Oakland University
Monday, May 28, 2012

Goldberg team studies diseases of the retina

CBR member Andrew Goldberg, of the Eye Research Institute, leads a team of scientists who study the rods and cones in the eye. The goals of Goldberg’s laboratory are stated clearly on their lab website:
“Many of us take our eyes for granted; only when threatened with vision loss and partial or total blindness do we begin to realize what marvelous and valuable sense organs we possess.

Although the human eye contains several types of tissue, perhaps the most crucial for producing clear images is the retina. The retina is essentially a piece of brain tissue that projects through the back of the eye to receive input from the outside world – in the form of photons. Processing of the photons detected by retinal photoreceptors gives rise to our perception of images, movement, life and love.

Our laboratory studies the elaborate cellular architecture of retinal photoreceptors -- the rods and cones -- to understand their fundamental biology, and the cellular and molecular underpinnings for several forms of clinically significant inherited and acquired eye diseases.”
Recently, Goldberg’s team published a report on Protective Gene Expression Changes Elicited by an Inherited Defect in Photoreceptor Structure in the journal PLoS ONE (Volume 7, Article e31371). The lead author is postdoctoral fellow Yagya Sharma, and coauthors include Research Assistants Linda Ritter and Nidhi Khattree. Below is the introduction to the article (citations removed).
“Human vision begins with rod and cone photoreceptors, light-sensitive ciliated sensory neurons situated in the neural retina. These fragile cells are susceptible to a variety of insults, which can impede their function and viability and cause retinal degeneration and vision loss. Vertebrate animal models, and in particular mice, have been a valuable resource to identify molecules essential for normal photoreceptor physiology. Although a wide variety of naturally occurring and engineered mouse models have been investigated for retinal degeneration, and a majority of vision loss in inherited photoreceptor degenerations is known to result from secondary pathogenic processes, the detailed mechanisms by which genetic defects cause retinal degeneration continue to be debated. Further advances are needed to improve understanding of normal photoreceptor physiology and implement more effective clinical treatments. It is anticipated that insights into the relatively simple monogenic diseases can simultaneously shed light on widely prevalent loss-of-sight conditions with multifactorial etiologies.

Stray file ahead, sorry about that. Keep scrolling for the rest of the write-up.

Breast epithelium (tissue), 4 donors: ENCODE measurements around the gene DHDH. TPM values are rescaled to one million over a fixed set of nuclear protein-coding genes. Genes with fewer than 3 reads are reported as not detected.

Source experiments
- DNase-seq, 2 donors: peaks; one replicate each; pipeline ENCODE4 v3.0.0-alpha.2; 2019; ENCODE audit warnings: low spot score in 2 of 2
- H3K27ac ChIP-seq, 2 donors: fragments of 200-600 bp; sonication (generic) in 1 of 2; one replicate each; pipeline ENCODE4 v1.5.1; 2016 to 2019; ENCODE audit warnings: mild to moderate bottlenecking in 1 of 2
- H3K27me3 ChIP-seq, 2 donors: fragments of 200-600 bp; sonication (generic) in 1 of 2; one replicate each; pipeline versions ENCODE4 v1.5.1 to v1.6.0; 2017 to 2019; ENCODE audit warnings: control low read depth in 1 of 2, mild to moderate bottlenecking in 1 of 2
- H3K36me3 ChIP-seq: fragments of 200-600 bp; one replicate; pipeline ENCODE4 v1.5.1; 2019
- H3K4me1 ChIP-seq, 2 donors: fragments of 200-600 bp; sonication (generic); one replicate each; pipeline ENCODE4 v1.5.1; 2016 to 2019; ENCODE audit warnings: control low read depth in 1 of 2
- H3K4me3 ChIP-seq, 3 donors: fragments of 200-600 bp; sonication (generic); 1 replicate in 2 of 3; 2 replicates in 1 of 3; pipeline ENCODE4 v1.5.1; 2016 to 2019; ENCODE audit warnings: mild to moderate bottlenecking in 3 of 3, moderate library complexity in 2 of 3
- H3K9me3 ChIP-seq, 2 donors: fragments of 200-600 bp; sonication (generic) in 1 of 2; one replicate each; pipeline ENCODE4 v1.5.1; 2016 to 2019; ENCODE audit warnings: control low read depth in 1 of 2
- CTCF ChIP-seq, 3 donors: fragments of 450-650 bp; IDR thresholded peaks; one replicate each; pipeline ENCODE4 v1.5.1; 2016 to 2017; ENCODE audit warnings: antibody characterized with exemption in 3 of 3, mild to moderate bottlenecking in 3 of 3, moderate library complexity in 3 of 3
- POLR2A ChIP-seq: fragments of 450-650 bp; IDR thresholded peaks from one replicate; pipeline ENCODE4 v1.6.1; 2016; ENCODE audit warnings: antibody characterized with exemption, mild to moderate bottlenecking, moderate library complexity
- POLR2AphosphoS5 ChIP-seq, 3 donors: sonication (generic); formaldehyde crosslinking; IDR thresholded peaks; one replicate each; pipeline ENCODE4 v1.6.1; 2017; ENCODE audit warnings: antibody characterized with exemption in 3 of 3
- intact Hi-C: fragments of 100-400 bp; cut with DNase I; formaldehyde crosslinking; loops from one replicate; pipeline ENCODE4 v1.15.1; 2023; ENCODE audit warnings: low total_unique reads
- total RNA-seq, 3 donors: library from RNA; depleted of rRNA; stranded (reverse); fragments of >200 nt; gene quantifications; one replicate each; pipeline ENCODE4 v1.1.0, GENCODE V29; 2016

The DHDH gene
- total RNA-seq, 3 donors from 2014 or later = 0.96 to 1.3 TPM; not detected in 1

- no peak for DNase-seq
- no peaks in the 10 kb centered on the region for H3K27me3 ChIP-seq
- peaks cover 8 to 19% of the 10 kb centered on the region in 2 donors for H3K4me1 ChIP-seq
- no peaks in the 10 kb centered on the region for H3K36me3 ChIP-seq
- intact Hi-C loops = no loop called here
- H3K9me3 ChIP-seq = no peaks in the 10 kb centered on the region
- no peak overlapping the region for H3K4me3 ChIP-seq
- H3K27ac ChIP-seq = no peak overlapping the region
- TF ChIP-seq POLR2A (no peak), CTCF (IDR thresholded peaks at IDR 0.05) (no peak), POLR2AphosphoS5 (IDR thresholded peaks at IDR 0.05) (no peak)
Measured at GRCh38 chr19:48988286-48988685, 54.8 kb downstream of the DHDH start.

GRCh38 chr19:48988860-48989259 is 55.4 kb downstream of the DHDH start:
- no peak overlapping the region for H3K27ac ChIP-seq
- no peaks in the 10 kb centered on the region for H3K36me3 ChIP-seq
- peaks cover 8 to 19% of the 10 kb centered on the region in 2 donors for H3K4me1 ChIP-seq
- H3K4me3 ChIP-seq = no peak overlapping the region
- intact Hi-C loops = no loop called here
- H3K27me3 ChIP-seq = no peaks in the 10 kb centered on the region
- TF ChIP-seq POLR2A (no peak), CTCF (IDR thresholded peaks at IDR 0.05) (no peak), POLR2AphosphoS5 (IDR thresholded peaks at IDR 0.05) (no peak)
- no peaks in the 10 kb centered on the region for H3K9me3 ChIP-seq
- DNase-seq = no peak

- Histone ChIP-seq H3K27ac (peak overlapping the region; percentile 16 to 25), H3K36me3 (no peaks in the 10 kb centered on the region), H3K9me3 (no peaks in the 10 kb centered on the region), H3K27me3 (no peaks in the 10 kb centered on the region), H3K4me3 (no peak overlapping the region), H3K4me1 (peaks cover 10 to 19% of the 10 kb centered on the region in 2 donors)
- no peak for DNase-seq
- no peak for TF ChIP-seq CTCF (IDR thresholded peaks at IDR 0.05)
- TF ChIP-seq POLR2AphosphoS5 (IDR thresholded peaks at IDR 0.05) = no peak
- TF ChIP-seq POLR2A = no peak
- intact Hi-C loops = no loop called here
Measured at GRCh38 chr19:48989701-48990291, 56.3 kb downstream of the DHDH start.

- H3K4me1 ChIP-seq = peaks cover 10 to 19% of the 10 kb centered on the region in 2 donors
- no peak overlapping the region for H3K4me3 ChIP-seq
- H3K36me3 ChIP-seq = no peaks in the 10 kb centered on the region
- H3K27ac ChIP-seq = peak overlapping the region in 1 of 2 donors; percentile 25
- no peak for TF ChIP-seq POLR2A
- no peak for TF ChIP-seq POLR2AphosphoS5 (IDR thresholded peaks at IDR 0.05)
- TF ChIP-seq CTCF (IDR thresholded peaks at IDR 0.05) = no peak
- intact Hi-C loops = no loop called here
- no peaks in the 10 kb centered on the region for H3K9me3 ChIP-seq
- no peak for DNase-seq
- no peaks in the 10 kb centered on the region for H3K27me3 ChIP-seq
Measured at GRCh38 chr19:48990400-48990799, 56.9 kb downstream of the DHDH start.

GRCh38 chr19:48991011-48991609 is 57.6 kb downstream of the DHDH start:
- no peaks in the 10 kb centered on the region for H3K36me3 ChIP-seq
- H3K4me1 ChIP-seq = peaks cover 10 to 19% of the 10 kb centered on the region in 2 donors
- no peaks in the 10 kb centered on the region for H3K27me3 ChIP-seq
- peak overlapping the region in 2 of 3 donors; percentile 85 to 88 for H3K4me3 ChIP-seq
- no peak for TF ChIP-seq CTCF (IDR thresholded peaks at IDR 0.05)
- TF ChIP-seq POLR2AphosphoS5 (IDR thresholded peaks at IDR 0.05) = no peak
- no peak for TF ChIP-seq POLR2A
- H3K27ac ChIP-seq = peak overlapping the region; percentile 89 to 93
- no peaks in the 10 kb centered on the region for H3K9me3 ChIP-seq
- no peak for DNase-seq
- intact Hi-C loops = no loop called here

The retinal degeneration slow (rds) mouse (also known as Prph2Rd2) has been the focus of numerous investigations of photoreceptor and retinal structure, function and viability. This naturally occurring model results from a spontaneous insertion of viral DNA into the rds (also known as Prph2) gene to produce a null allele. Complete loss of the gene product (peripherin/rds) in homozygous null animals prevents elaboration of rod and cone photoreceptor outer segments (OSs) – the specialized ciliary organelles upon which vertebrate light detection depends. Surprisingly, this massive structural defect is not catastrophic for photoreceptor viability. Instead, cells undergo a relatively slow rate of degeneration that occurs over a period of months, and has prompted evaluation of several therapeutic strategies.

A previous study applied a whole-retina microarray approach to the rds model to identify genes associated with retinal degeneration. Here, we investigate the global transcriptome response of purified rds rod photoreceptors to lack of peripherin/rds and absence of OSs. Our findings suggest that a combination of homeostatic mechanisms may contribute to the protracted time course of retinal degeneration in the rds retina.”
Goldberg’s laboratory is funded by the E. Matilda Ziegler Foundation and the National Eye Institute, one of the National Institutes of Health.
The research team of CBR member Andrew Goldberg recently published a paper on inherited diseases of the eye.

Created by Brad Roth (roth@oakland.edu) on Monday, May 28, 2012
Modified by Brad Roth (roth@oakland.edu) on Monday, May 28, 2012
Article Start Date: Monday, May 28, 2012